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President's Message: The 60th Anniversary of the APTA - What Is Our Future?

Wednesday, November 9, 2011

The 60th Anniversary of the APTA - What Is Our Future?

On November 8, 1951, a group of very far-sighted women formed the APTA in order to preserve and maintain Tennessee’s rich cultural heritage. We are one of the oldest historic preservation organizations in the United States. The goals of this initial group are further described in the APTA’s charter and by-laws. Sixty years later the APTA continues to carry out these goals. I wish I had known these women so that I could have absorbed some of their vision for the future. As I look back upon my years as a board member and then President of the APTA I think we have accomplished much. We have a stable organization, we have helped to preserve our sites, and I believe we have become a “preservation player” in this state. We have and are reaching out to other historic and preservation organizations.

But we can’t rest on our laurels and past successes. The APTA has to continue to reinvent itself. As our organization has aged so has our membership. We have lost so many fine and valuable members in recent years. To survive, this organization and the chapters must seek new members constantly. Not only must we sign up new members, we must get them involved in our programs. In line with this goal, we must attract young members. We must embrace the new technologies that come with younger members. The youth are our future.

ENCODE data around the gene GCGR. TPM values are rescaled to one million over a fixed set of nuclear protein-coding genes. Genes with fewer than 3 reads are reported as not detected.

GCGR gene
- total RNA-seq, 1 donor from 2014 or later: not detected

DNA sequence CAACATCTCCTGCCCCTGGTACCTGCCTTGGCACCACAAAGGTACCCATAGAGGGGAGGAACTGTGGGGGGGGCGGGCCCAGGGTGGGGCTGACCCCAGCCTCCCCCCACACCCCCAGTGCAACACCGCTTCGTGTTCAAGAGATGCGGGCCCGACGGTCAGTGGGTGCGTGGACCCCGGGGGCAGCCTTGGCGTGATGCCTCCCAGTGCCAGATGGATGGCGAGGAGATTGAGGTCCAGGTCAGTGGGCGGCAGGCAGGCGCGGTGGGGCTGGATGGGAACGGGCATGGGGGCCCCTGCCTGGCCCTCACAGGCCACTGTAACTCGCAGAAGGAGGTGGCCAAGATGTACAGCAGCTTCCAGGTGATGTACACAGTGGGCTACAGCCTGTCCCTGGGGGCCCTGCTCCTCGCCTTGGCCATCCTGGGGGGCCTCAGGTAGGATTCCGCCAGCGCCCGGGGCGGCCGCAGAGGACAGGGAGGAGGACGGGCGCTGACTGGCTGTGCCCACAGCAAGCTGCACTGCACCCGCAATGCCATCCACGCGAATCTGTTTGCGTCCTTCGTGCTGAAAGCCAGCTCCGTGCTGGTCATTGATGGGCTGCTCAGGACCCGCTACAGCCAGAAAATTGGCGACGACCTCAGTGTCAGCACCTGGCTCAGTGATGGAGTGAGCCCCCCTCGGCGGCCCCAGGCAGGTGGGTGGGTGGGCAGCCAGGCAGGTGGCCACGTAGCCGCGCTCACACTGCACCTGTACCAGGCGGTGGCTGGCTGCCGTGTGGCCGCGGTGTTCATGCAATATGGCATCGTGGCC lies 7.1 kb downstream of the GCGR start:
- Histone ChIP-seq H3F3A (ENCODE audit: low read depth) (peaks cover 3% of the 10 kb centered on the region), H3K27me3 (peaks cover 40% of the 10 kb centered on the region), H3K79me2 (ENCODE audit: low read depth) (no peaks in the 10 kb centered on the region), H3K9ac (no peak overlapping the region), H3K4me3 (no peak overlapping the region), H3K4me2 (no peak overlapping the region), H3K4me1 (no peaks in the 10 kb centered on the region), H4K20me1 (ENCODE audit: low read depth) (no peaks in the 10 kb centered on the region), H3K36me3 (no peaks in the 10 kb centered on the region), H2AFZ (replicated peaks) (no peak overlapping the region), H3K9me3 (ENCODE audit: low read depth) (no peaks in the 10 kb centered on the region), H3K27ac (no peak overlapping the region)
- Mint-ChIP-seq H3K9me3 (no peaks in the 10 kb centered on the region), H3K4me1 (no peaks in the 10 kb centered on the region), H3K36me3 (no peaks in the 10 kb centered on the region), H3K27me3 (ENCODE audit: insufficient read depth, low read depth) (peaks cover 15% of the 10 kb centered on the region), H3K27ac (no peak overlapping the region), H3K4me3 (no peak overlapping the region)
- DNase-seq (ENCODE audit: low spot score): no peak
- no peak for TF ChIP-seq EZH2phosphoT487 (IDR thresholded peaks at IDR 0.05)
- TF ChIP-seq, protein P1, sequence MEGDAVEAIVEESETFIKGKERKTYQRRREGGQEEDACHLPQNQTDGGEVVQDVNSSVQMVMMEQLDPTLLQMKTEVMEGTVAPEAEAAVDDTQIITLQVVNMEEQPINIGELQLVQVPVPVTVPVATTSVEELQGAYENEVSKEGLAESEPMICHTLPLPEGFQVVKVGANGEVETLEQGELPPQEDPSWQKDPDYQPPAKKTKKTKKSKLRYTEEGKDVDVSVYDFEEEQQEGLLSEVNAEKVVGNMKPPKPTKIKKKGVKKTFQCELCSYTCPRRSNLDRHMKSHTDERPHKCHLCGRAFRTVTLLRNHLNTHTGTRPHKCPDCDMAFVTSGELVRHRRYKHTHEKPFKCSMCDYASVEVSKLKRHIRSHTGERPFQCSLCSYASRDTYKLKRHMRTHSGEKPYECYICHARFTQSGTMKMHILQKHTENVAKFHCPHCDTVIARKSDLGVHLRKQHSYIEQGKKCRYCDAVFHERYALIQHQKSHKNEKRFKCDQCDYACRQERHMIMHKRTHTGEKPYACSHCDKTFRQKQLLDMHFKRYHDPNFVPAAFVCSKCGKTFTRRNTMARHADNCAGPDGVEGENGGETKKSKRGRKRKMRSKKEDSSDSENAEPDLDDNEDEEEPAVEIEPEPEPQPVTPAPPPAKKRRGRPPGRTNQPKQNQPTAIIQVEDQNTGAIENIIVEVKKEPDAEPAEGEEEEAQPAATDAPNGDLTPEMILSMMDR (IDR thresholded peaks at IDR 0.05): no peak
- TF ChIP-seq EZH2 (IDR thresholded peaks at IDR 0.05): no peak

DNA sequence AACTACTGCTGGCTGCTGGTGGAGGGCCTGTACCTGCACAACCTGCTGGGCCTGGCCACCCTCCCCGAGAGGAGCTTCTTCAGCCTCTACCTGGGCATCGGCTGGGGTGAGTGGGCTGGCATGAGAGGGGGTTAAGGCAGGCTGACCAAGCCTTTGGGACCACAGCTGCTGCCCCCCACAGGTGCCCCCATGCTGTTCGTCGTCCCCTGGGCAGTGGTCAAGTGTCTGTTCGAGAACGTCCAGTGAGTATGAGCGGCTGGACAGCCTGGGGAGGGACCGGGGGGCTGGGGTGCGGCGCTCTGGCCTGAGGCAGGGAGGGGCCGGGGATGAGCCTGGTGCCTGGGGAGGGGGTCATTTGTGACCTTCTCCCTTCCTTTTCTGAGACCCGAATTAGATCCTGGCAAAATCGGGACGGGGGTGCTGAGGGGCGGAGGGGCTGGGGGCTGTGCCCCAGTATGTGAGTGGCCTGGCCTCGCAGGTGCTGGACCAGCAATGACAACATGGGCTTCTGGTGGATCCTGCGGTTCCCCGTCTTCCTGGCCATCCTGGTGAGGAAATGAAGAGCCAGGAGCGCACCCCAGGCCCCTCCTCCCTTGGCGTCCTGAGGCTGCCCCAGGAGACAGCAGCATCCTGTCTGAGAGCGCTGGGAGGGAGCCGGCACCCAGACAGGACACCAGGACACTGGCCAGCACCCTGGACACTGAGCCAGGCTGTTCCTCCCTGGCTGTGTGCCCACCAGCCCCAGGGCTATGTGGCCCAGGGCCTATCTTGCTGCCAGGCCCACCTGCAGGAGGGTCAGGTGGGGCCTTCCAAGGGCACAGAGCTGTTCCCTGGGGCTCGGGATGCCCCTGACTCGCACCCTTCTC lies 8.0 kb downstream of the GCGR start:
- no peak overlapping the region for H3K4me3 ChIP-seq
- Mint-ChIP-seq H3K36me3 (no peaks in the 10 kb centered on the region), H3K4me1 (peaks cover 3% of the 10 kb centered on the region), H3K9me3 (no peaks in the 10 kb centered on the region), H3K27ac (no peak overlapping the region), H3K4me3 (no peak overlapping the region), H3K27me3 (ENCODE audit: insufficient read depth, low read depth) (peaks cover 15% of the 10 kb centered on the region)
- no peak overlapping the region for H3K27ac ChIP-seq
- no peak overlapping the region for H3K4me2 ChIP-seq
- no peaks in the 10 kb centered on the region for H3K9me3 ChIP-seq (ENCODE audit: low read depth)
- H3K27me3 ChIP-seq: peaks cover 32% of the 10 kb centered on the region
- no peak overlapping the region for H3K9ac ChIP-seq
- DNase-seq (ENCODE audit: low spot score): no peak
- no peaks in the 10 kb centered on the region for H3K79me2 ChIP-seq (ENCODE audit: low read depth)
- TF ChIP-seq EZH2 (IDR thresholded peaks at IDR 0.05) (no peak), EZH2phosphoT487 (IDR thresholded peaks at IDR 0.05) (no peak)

I am probably preaching something I have brought up before. I don’t want to sound like a broken record. We must set goals for new membership and achieve these goals. I urge our board and all the chapters to start membership campaigns immediately. To accomplish what we need to do in this state we need, in my opinion, at least 3500 members. We are far short of that number. But we need active members who want to participate in the preservation of our history and its structures.
Money is tight and the economy is in a heavy recession. Having said this I believe the APTA is not only a “survivor’ but it is also a necessity. We are a necessary element in the preservation movement in this state. My challenge to each of you is to extend the opportunity to join the APTA to everyone you know. We need them and the preservation movement needs them. With their help the APTA will celebrate its 100th birthday in 2051!